“We talked about working with downtown and how we can have better communication and just follow their model in how they work with their vendors and merchants and how they partner with each other,” Strickland said.

Some of the features Oxford incorporates, Strickland said, are partnership programs, “Square Dollars,” which is a lot like Vicksburg’s downtown dollars, as well as hospitality training, which includes not only downtown storeowners, but also hotel and restaurant owners.

“We would talk with these groups and share with them anything they may need to know about the community,” she said.

Strickland said she felt like the trip to Oxford was a success.

“We were all very excited. On the ride home, the people in my car talked for three hours on just the exciting things we could bring back and do here and, and I know those in the other vehicles were excited too,” she said.

More trips

Next up, Flaggs said he is planning to take a group either to Clinton or Madison and Little Rock, Arkansas.

“I want them to see their main street program and how in Arkansas, they brought back their city,” he said, adding the Arkansas revitalization is reflective of what he would like to do in relation to his 10-year-plan for improving the city of Vicksburg.

Those who traveled to Oxford Oct. 17 were Flaggs, Strickland, Sam Andrews, Danielle Williams, Fermika Smith, Cassandra Reed, Kim Hopkins, Trudy James, Linda Fondren, Annette Kirklin, Debbie Hayworth and Kimberly Smith.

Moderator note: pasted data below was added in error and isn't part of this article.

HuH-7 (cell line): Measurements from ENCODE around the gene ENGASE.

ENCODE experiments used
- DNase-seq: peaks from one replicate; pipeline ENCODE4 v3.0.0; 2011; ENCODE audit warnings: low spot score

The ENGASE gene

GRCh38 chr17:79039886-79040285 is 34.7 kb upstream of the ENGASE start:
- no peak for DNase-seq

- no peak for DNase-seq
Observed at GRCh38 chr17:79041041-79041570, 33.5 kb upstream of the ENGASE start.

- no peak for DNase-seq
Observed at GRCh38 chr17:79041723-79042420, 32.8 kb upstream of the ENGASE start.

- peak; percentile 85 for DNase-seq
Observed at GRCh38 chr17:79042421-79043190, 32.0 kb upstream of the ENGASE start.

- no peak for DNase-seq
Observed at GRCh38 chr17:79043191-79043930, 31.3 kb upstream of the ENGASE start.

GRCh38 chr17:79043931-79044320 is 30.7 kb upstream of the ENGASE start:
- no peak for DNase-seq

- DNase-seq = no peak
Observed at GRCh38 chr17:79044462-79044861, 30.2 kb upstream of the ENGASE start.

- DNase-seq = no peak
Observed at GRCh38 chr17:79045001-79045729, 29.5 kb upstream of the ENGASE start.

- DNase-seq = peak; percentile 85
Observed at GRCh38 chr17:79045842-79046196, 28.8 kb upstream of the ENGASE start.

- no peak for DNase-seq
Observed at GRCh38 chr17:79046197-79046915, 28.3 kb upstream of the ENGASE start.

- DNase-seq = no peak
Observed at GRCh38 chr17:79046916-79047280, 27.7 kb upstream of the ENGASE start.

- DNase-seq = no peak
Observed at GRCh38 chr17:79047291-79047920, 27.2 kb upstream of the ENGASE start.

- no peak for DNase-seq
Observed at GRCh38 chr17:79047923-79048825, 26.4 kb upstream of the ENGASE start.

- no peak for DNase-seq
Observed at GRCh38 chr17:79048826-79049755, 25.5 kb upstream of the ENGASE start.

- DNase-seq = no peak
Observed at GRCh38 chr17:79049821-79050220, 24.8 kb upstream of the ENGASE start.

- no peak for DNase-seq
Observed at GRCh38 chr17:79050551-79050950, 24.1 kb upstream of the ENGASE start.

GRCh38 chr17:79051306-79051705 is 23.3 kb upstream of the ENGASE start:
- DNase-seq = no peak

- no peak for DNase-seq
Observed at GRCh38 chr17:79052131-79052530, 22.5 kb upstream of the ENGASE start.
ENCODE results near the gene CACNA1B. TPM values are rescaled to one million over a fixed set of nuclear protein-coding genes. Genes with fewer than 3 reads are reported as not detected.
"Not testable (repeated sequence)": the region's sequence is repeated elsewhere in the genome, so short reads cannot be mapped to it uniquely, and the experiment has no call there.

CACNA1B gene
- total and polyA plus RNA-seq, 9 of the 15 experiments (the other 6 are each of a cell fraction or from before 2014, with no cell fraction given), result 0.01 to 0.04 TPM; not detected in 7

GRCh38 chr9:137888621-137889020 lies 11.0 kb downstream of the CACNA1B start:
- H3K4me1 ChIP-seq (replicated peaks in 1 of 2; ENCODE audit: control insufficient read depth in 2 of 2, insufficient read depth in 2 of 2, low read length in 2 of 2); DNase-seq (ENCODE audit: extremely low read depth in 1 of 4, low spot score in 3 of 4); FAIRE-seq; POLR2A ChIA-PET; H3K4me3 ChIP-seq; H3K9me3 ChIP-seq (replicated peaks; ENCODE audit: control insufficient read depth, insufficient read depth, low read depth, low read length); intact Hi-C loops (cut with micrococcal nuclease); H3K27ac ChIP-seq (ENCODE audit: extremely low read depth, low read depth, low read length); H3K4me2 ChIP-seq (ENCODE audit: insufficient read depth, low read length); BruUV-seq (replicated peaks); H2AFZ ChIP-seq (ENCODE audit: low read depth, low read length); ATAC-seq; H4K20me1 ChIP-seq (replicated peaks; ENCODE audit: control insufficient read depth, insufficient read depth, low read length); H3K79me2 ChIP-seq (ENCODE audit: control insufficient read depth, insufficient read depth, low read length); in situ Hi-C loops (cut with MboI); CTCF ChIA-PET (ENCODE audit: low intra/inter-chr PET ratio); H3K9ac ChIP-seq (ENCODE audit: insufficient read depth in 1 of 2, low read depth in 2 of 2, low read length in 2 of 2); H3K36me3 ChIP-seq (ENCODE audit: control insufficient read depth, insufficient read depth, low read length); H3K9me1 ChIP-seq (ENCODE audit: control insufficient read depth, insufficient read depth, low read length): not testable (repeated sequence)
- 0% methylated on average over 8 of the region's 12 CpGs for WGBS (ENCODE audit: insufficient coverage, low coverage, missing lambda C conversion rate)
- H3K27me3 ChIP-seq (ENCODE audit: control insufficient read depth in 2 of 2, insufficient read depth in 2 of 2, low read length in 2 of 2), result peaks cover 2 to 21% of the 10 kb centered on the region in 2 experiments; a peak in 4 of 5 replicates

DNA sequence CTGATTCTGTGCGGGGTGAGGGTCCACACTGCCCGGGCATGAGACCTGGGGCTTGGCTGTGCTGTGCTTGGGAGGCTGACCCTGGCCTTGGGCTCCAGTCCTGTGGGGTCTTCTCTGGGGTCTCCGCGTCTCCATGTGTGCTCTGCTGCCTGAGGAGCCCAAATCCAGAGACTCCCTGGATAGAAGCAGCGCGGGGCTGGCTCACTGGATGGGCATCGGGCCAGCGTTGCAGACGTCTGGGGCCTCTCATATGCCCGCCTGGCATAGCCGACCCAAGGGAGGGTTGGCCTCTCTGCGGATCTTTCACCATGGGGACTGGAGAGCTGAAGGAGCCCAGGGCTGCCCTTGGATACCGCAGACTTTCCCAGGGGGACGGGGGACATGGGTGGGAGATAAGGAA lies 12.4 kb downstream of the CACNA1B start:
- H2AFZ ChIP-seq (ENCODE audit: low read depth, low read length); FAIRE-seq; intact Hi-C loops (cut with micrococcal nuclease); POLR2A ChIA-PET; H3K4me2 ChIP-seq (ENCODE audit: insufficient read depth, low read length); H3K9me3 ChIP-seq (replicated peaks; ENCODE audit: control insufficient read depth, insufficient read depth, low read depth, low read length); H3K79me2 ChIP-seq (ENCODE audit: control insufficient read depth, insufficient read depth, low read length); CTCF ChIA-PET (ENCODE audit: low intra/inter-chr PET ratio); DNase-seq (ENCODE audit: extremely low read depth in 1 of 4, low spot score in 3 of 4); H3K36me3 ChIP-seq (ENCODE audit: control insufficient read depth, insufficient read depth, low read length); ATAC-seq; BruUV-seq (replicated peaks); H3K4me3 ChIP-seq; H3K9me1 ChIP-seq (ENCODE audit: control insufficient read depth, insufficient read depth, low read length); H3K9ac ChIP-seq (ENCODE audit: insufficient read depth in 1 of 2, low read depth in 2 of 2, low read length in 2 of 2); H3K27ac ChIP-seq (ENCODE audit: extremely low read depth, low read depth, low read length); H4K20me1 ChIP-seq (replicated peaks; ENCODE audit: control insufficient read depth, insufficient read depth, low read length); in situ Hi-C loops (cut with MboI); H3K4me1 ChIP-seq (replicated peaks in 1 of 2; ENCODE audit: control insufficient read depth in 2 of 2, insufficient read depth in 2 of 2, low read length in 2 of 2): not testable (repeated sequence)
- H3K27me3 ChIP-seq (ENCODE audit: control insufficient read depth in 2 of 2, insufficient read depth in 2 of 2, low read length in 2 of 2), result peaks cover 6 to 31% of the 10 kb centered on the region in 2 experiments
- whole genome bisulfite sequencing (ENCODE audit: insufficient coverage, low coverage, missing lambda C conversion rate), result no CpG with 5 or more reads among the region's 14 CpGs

About Terri Cowart Frazier

Terri Frazier was born in Cleveland. Shortly afterward, the family moved to Vicksburg. She is a part-time reporter at The Vicksburg Post and is the editor of the Vicksburg Living Magazine, which has been awarded First Place by the Mississippi Press Association. She has also been the recipient of a First Place award in the MPA’s Better Newspaper Contest’s editorial division for the “Best Feature Story.”

Terri graduated from Warren Central High School and Mississippi State University where she received a bachelor’s degree in communications with an emphasis in public relations.

Prior to coming to work at The Post a little more than 10 years ago, she did some freelancing at the Jackson Free Press. But for most of her life, she enjoyed being a full-time stay at home mom.

Terri is a member of the Crawford Street United Methodist Church. She is a lifetime member of the Vicksburg Junior Auxiliary and is a past member of the Sampler Antique Club and Town and Country Garden Club. She is married to Dr. Walter Frazier.

“From staying informed with local governmental issues to hearing the stories of its people, a hometown newspaper is vital to a community. I have felt privileged to be part of a dedicated team at The Post throughout my tenure and hope that with theirs and with local support, I will be able to continue to grow and hone in on my skills as I help share the stories in Vicksburg. When asked what I like most about my job, my answer is always ‘the people.’